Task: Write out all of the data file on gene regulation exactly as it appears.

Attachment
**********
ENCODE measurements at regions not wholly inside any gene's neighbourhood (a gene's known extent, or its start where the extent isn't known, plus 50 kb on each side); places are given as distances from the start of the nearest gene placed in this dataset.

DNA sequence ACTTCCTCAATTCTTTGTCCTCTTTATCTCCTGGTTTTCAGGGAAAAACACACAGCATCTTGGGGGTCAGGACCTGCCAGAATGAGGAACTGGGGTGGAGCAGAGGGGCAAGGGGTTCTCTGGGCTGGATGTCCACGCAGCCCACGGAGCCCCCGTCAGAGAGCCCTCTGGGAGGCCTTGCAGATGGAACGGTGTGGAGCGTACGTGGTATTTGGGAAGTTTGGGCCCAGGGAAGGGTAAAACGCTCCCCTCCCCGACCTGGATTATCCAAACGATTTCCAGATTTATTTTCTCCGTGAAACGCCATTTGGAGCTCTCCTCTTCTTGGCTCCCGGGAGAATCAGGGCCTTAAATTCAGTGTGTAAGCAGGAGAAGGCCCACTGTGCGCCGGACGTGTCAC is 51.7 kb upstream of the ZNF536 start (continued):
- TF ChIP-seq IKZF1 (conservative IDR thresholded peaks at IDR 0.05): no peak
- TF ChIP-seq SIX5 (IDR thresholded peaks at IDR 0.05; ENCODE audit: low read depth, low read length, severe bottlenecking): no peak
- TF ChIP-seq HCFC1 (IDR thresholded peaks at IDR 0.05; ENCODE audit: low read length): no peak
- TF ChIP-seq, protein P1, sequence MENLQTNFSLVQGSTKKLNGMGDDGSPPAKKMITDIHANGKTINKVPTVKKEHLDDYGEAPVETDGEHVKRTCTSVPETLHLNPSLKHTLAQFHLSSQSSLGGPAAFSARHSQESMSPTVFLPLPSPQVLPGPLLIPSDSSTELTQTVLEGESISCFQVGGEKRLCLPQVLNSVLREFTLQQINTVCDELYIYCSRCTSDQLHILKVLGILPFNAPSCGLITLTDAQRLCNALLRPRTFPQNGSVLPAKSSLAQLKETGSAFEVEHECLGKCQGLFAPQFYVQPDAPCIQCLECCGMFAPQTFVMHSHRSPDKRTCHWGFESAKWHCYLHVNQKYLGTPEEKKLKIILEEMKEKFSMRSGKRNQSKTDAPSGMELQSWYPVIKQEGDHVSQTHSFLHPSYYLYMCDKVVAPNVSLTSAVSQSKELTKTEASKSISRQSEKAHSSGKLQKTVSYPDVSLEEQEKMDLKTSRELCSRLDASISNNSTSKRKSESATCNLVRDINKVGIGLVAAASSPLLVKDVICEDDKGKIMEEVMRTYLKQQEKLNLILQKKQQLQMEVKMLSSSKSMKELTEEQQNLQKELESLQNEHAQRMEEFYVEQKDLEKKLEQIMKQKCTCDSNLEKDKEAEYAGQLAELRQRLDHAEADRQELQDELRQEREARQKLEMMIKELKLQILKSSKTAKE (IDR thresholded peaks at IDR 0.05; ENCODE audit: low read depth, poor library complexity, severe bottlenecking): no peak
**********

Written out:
ENCODE measurements at regions not wholly inside any gene's neighbourhood (a gene's known extent, or its start where the extent isn't known, plus 50 kb on each side); places are given as distances from the start of the nearest gene placed in this dataset.

DNA sequence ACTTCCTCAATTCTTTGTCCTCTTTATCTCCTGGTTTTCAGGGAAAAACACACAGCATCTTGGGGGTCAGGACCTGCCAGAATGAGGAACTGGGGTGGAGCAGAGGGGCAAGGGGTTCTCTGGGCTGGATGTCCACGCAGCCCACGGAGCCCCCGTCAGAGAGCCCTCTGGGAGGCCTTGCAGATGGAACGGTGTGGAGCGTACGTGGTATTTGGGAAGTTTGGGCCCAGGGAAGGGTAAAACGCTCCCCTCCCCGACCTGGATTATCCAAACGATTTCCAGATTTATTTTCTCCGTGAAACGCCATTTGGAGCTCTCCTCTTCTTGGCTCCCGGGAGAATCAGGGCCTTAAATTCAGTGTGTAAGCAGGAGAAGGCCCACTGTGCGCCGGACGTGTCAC is 51.7 kb upstream of the ZNF536 start (continued):
- TF ChIP-seq IKZF1 (conservative IDR thresholded peaks at IDR 0.05): no peak
- TF ChIP-seq SIX5 (IDR thresholded peaks at IDR 0.05; ENCODE audit: low read depth, low read length, severe bottlenecking): no peak
- TF ChIP-seq HCFC1 (IDR thresholded peaks at IDR 0.05; ENCODE audit: low read length): no peak
- TF ChIP-seq, protein P1, sequence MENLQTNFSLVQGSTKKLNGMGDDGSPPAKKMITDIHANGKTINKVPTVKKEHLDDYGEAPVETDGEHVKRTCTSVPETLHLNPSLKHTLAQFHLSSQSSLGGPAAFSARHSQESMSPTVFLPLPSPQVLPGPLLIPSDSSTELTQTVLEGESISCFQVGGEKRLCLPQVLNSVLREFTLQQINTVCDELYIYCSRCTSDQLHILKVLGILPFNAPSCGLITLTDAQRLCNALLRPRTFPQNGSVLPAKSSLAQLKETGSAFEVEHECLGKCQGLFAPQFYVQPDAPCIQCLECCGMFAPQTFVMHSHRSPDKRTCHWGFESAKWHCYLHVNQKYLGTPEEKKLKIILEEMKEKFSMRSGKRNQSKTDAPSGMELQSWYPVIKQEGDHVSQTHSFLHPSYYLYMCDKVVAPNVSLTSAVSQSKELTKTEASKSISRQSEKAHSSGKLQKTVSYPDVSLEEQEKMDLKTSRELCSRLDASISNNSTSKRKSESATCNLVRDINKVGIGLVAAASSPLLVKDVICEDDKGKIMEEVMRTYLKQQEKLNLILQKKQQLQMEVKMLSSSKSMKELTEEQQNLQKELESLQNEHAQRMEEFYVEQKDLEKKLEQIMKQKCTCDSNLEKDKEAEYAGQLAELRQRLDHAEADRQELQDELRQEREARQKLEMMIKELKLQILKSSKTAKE (IDR thresholded peaks at IDR 0.05; ENCODE audit: low read depth, poor library complexity, severe bottlenecking): no peak